[vc_row row_type=”row” use_row_as_full_screen_section=”no” type=”full_width” angled_section=”no” text_align=”left” background_image_as_pattern=”without_pattern” css_animation=””][vc_column width=”1/12″][/vc_column][vc_column width=”5/6″][vc_column_text]
Exploratory mining near Mount St. Helens is now one step closer to happening.
The U.S. Forest Service found no reason to object to an application by Ascot Resources Ltd. of Vancouver, B.C., to prospect or explore for minerals in the Gifford Pinchot National Forest about 12 miles northeast of the Mount St. Helens National Volcanic Monument boundary.
The agency issued a draft decision to consent to the Bureau of Land Management approving Ascot’s plans.
Starting Thursday, the public will have 45 days to object to the Forest Service’s decision.
But, according to the decision notice, “objections will be accepted from only those who’ve previously submitted timely, specific written comments regarding the proposed project unless based on new information arising after designated comment opportunities.”
In the draft decision, Cowlitz Valley District Ranger Gar Abbas acknowledged “a great deal of concern” that approving the exploratory drilling would pave the way to a new mine, but he emphasized several times throughout the document that wasn’t the case.
“This consent decision is not for mining,” he wrote. “It is specifically and only for authorization of up to 63 roadside exploration holes measuring 2-3 inches in diameter, subject to specified conditions and protective design features.”
Abbas’ assertions are unlikely to quell the discontent of those who’ve watched and opposed the project since at least 2011.
“I think this decision is ridiculous,” said Matt Little, executive director of the Cascade Forest Conservancy, a Portland-based conservation group. “I think it’s mind-boggling how the agency could totally ignore tens of thousands of citizens who’ve asked them to protect the Green River Valley and instead cater to the Canadian mining company.”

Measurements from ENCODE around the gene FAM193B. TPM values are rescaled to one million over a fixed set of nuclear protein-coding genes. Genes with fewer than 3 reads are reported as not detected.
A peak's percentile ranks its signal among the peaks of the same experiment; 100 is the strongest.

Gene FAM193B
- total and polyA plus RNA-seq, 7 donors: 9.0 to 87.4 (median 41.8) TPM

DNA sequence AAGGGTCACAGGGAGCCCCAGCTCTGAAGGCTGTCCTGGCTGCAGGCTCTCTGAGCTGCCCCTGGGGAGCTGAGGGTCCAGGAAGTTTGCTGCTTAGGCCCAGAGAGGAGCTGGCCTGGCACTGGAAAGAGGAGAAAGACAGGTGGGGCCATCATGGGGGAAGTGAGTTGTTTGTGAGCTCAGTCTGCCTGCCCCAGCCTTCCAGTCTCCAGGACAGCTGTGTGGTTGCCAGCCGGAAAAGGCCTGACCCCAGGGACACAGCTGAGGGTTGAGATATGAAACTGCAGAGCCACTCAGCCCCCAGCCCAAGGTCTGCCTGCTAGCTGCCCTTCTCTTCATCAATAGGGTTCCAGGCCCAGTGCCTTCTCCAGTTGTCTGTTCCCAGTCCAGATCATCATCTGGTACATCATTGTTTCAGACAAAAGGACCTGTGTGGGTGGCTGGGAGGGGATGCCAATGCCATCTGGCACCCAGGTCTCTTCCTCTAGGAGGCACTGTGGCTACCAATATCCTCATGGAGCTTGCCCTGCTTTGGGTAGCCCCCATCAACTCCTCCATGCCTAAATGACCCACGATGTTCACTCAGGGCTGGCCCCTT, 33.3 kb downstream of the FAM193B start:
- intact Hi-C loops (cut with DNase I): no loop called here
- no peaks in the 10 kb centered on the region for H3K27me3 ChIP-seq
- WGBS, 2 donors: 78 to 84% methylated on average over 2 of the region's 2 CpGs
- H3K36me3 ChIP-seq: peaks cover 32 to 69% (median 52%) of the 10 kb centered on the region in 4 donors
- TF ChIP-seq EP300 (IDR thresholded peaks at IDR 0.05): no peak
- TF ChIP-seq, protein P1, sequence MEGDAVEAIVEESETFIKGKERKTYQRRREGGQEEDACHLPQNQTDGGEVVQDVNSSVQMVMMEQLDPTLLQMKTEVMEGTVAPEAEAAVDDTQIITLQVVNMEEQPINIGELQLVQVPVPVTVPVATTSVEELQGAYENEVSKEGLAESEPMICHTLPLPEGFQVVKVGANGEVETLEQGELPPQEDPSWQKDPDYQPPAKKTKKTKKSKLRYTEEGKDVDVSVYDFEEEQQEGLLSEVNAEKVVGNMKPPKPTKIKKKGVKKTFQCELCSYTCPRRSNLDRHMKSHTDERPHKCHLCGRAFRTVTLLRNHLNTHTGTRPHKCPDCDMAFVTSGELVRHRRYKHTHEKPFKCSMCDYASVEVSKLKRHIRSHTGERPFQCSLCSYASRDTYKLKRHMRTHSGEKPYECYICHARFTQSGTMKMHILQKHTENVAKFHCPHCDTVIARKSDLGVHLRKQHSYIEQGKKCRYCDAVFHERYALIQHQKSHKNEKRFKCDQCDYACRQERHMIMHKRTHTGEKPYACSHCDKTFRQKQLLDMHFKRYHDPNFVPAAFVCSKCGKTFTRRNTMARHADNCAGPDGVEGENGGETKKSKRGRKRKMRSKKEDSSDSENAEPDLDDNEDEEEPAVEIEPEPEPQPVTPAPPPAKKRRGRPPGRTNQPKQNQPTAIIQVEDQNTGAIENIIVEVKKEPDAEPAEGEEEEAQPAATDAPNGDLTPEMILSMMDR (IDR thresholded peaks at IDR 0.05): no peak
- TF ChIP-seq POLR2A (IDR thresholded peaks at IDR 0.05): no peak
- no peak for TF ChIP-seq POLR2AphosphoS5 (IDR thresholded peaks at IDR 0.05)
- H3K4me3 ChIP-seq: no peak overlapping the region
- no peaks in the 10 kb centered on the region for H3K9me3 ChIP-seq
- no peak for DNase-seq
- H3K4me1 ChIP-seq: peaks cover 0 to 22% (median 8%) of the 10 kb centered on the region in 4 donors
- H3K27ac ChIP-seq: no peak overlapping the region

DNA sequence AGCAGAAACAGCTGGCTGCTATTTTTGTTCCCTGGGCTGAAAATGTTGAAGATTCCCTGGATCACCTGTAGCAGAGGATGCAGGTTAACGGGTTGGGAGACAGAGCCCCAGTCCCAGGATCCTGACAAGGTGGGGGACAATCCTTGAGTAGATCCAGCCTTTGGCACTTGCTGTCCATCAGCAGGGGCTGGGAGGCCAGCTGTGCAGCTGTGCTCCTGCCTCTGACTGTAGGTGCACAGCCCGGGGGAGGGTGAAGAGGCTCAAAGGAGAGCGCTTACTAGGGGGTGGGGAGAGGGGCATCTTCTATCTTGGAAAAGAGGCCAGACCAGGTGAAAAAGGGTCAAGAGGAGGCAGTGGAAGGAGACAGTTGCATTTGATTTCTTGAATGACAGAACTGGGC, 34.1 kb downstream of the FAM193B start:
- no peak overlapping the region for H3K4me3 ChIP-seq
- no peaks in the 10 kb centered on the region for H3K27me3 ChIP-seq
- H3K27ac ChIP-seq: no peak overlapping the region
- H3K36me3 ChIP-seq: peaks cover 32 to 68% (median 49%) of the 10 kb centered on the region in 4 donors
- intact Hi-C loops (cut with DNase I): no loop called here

Ascot wants to search for copper, gold and molybdenum on a mining claim in the upper Green River Valley at Goat Mountain, where its subsurface rights are evenly split with the federal government.
While the BLM has the authority to grant Ascot’s permits, the Forest Service must consent to the project since it would occur in the national forest.
In January 2016, the agencies released a modified environmental assessment for the exploratory drilling permit application to address a federal court’s 2014 decision that invalidated Ascot’s drilling permits and held that the two agencies violated the National Environmental Policy Act. The decision was the result of a lawsuit filed by the Cascade Forest Conservancy, formerly known as the Gifford Pinchot Task Force, in which they sued to halt Ascot’s drilling plans.
The Cascade Forest Conservancy claims more than 20 recreation and conservation groups oppose the project and any potential mine that could ultimately result. And Little said he’s urging opponents to take the time to formally object to the Forest Service’s decision.
“After that it gets into a potential lawsuit,” he said.
In a stakeholders letter, Abbas said his decision “best addresses the balance between resource use and resource protection with an emphasis on the protection of riparian reserves.”
But in response to the decision, Steve Jones, director of Clark-Skamania Flyfishers, said the prospecting is a threat to wild steelhead in the nearby Green River and the rest of the Toutle and Cowlitz River system.
“This river drainage needs to be conserved, not exploited,” he said.
The Green River is a state-designated gene bank for wild winter steelhead, meaning hatchery fish are verboten within. It’s also a candidate for a federal Wild and Scenic River designation. Some of the land in question was purchased by the U.S. Forest Service in the 1980s with money from the Land and Water Conservation Fund, which is meant to serve the interests of recreation and conservation.
The Washington, D.C.-based conservation organization American Rivers has twice declared the Green River, with its headwaters running close to the proposed mining area, as one of the most endangered rivers in the nation.
In March of last year, U.S. Sen. Maria Cantwell, D-Wash., wrote in opposition to the project in a letter to then-Forest Service Chief Tom Tidwell, arguing that mining activity would likely interfere with recreation and conservation on the land, which were the reasons behind the purchase.
More information on the project is available from the Forest Service at fs.usda.gov/project/?project=46996.